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The Flamingo

The De Havilland Flamingo

R2764 – ‘Lady of Castledown’

Design and development

The Flamingo was designed by de Havilland, led by their chief designer Ronald Bishop, as a twin-engined civil airliner. It was the first all-metal aircraft built by de Havilland. The metal framework was mostly metal-covered with fabric covered control surfaces. Two pilots were seated side-by-side with a radio operator behind them in the cockpit, with the cabin accommodating 12-17 passengers. It featured a retractable undercarriage, slotted flaps and variable pitch propellers, and was considered a highly promising sales prospect for the de Havilland company capable of competing with the American Douglas DC-3 and Lockheed Model 10 Electra.

The first prototype flew on 22 December 1938,�powered by 890hp (660kW) Bristol Perseus engines. With these, performance was excellent with a takeoff at maximum weight in 750ft (230m) and the ability to maintain height or climb at 120mph (190km/h) on a single engine. Testing was successful, with the Flamingo being granted a certificate of airworthiness on 30 June 1939, with an initial production run of twenty aircraft being laid down.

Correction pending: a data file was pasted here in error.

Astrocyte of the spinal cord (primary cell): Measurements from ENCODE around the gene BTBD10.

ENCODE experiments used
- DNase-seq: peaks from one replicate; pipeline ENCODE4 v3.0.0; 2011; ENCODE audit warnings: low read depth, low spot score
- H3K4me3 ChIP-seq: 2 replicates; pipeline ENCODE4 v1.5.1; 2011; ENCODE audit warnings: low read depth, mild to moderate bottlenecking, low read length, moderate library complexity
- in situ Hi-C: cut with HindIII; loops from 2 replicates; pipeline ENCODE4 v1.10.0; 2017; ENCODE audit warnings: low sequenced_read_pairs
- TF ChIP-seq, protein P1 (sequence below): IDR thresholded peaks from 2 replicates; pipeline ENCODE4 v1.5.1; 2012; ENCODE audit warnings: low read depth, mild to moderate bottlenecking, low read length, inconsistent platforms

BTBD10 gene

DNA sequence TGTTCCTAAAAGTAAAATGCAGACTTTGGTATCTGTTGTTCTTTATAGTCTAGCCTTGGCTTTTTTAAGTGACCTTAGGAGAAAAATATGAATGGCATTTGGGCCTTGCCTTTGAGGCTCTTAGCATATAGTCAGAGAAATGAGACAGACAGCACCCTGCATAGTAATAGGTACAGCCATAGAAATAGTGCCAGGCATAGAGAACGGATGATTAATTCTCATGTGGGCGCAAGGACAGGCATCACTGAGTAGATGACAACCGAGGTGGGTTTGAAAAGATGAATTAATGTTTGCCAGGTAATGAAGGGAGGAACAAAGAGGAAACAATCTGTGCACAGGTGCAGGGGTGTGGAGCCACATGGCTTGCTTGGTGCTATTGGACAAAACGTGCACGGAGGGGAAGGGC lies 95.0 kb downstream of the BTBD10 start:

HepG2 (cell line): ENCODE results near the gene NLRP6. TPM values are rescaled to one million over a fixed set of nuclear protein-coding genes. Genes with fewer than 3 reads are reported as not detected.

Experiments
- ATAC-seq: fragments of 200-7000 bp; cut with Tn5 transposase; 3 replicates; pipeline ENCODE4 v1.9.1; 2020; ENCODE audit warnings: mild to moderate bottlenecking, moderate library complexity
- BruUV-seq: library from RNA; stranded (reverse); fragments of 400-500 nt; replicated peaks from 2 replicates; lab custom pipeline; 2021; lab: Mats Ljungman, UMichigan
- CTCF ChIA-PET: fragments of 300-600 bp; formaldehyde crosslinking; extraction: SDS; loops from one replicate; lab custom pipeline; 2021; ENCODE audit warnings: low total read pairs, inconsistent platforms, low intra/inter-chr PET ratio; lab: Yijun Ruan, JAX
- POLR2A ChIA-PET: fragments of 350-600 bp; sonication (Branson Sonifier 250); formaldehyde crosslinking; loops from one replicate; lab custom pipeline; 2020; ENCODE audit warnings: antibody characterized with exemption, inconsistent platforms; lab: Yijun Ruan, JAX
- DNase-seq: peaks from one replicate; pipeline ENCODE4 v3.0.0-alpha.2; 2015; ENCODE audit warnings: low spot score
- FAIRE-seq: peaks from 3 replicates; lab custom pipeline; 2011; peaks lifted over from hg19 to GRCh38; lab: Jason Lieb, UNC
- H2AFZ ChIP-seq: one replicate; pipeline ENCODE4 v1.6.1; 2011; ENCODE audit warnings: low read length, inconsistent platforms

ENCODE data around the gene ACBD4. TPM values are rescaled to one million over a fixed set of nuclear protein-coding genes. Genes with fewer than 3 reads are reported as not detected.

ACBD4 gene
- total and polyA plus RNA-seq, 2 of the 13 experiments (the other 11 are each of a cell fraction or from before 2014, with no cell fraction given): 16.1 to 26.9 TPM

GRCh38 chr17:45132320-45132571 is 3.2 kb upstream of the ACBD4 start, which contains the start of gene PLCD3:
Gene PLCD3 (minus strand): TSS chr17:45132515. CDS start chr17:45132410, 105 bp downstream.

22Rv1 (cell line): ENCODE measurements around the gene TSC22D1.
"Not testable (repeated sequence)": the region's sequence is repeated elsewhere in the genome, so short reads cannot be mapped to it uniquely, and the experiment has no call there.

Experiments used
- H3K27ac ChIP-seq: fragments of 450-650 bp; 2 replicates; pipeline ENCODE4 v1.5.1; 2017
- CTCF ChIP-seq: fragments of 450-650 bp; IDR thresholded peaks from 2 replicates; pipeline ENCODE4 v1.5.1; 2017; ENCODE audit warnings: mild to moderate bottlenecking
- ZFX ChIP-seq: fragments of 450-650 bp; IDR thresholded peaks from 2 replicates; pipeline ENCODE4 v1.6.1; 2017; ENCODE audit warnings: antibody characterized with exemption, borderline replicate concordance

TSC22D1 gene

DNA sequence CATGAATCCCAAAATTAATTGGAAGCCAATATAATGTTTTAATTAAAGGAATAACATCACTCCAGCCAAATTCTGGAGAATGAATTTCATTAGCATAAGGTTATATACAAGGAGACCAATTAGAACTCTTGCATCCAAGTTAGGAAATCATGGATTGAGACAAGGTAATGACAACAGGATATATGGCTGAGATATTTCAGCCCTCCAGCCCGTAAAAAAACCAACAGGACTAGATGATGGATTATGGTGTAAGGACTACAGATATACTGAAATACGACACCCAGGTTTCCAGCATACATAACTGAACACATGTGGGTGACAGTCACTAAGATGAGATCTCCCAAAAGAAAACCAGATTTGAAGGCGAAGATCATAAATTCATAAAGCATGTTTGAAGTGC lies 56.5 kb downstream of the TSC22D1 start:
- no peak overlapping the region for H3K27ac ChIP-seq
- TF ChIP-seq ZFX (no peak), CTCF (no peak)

Operational service

DH.95 Flamingo G-AFYH of British Air Transport at Redhill airfield, Surrey, in June 1953 DH.95 Flamingo G-AFYH of British Air Transport at Redhill airfield, Surrey, in June 1953

The prototype was delivered to Jersey Airways in 1939 for evaluation and became the first revenue-earning Flamingo. It was later transferred to RAF duties. A further order from Jersey was frustrated by the outbreak of war, but with BOAC denied the credit needed to buy the Douglas DC-5 it ordered eight Flamingoes instead. The BOAC Flamingoes were based in the Middle East throughout the war. A further five aircraft were delivered to the RAF and one to the Fleet Air Arm. Flamingoes were mostly withdrawn from service by 1950, the last was scrapped in 1954.

A single military transport variant was built to Specification 19/39 as the DH.95 Hertfordshire. It had oval cabin windows instead of rectangular ones, and seating for 22 paratroopers. A proposed order for 40 was cancelled to leave de Havillands free to produce Tiger Moth trainers. The sole Hertfordshire crashed with the loss of 11 lives at Mill Hill, Hertfordshire on 23 October 1940, apparently due to jamming of the elevator.

DH 95 in RAF service DH 95 in RAF service